2. The second step requires multiple posts to be attached to the implant. Again, the gums must heal around each post.
  3. Eventually, the third step of attaching crowns to the posts creates a permanent new set of artificial teeth.

The Next Best Thing to Natural Teeth

Although the process may seem arduous, dental implants provide the longest-lasting and cost-effective solution to missing teeth. Dental bridges and dentures – even when taken care of – will eventually have to be replaced, but dental implants are the closest thing to natural teeth and can last a lifetime if properly cared for.

With dental implants, you won’t need to worry about your speech or diet being affected by loose or uncomfortable dentures. They allow you to retain your natural face shape, as missing teeth can cause sunken or hollow-looking pockets in your face. Dental implants protect your bones and any remaining natural teeth you may have by guarding your jawbone against further irritation and deterioration. In fact, implants may actually help stimulate bone growth.

There is also no worry about further tooth decay or cavities with dental implants – although continuing proper oral habits is essential to keeping implants healthy over the long term.

So, are you a candidate for dental implants? Definitely – as long as you have healthy gums and adequate bone and tissue to support the implant process. You’ll have to visit your dentist to confirm that.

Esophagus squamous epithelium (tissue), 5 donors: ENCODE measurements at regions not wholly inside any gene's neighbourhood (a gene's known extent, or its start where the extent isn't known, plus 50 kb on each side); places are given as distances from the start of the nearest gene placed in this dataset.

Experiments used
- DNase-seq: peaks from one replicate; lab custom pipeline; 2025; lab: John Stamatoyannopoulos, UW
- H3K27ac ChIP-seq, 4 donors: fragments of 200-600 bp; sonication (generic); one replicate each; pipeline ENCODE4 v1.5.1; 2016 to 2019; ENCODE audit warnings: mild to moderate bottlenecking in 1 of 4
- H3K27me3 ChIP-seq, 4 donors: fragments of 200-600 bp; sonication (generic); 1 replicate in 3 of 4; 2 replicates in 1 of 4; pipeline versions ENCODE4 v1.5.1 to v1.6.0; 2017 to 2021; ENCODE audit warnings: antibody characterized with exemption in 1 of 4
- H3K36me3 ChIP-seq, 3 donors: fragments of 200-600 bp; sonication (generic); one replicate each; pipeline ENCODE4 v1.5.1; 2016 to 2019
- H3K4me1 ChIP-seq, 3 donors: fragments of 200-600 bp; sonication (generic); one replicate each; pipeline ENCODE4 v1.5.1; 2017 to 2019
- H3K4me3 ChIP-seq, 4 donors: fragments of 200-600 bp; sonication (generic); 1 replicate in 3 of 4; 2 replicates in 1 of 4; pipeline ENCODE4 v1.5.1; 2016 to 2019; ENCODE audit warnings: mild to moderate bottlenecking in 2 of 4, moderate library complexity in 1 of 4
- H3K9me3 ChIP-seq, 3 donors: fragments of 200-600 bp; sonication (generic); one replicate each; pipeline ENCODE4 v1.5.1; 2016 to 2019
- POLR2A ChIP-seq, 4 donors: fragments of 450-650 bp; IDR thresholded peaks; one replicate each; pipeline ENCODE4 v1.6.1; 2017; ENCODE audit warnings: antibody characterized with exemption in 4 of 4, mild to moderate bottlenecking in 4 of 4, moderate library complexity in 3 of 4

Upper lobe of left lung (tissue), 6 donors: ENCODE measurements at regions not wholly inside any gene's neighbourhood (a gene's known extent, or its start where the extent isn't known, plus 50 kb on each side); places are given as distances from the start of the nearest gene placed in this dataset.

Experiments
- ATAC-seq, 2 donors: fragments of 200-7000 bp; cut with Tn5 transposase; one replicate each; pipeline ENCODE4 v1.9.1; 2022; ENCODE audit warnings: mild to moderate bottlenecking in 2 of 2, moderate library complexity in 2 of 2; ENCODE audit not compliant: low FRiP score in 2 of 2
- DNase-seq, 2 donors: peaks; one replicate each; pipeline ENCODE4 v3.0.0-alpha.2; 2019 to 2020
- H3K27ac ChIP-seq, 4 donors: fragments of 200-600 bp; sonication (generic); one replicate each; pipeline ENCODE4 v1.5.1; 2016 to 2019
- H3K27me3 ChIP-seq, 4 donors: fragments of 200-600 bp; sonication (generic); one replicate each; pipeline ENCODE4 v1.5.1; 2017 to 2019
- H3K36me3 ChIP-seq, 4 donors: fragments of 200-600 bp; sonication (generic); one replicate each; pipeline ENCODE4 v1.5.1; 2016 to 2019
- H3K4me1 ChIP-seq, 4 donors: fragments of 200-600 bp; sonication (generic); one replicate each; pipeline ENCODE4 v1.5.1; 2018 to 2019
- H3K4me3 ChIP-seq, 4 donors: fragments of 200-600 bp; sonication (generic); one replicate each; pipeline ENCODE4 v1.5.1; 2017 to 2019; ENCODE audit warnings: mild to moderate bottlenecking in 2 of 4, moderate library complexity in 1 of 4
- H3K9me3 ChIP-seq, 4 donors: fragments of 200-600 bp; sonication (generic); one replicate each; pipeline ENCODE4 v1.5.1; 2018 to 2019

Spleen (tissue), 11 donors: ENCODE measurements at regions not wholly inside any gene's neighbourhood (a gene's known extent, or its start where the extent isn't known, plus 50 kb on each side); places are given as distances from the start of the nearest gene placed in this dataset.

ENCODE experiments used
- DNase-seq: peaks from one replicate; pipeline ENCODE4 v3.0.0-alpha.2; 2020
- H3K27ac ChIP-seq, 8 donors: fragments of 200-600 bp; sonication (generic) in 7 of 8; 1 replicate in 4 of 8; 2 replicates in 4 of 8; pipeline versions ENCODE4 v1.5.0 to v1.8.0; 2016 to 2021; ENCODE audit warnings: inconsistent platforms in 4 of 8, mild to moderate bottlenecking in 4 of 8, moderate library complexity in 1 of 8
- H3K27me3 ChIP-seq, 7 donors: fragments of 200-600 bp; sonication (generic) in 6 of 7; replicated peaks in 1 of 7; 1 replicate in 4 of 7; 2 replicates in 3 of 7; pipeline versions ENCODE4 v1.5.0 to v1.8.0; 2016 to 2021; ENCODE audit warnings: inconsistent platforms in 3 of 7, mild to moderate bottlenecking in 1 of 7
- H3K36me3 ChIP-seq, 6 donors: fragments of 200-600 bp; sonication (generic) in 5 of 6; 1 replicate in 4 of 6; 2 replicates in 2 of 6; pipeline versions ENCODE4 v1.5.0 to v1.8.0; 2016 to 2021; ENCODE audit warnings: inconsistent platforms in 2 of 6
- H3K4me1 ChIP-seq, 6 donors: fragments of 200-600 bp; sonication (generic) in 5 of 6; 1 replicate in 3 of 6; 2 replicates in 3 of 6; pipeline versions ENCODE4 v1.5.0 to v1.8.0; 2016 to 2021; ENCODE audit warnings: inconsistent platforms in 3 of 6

Missing teeth can affect every facet of your life – from your eating habits, to speech, to how you feel when you look in the mirror. Dental implants, when placed correctly by a skilled dentist, can give you a new lease on life – and your smile.

Have more questions about whether dental implants are right for you? Let us give you some answers. With locations in Alexandria, VA and Washington DC, DC Smiles provides a holistic approach to dental care that incorporates total-body health and wellness. Learn more at DCSmiles.com.

 

What is Oil Pulling and Should You Try It?

If you’re responsible about your oral health and strive to keep your teeth clean and bright, you
hopefully brush at least twice a day. You probably use floss daily and you might even use
mouthwash on a regular basis to keep your breath fresh and your pearly whites looking…well,
pearly white.
What you may NOT be doing is oil pulling – which is the practice of swishing oil around in your
mouth like Listerine for up to 20 minutes a day. At first read, it may sound ridiculous. How can
gargling grease in between your teeth help your oral health?
Although it may seem like the latest fad to work its way through trendy natural remedy blogs,
the concept has actually been around for a long, long time. It’s an oral therapy based on
Ayurvedic medicine dating back 3,000 years to ancient India. And, even more recent studies
point to the validity of the process of “pulling” microorganisms that cause bad breath, plaque
and gingivitis out of one’s mouth when the oily rinse adheres to them. Sort of like a powerful
magnet. All those evil bacterial cells are flushed away when you spit out the oil. The evidence
that this practice may be beneficial is there, but incorporating it into your oral health regime
definitely requires some do’s and don’ts.
Oil Pulling Do: Use the Right Oil
Make sure the oil you are using is food grade and ingestible. Although many oils contain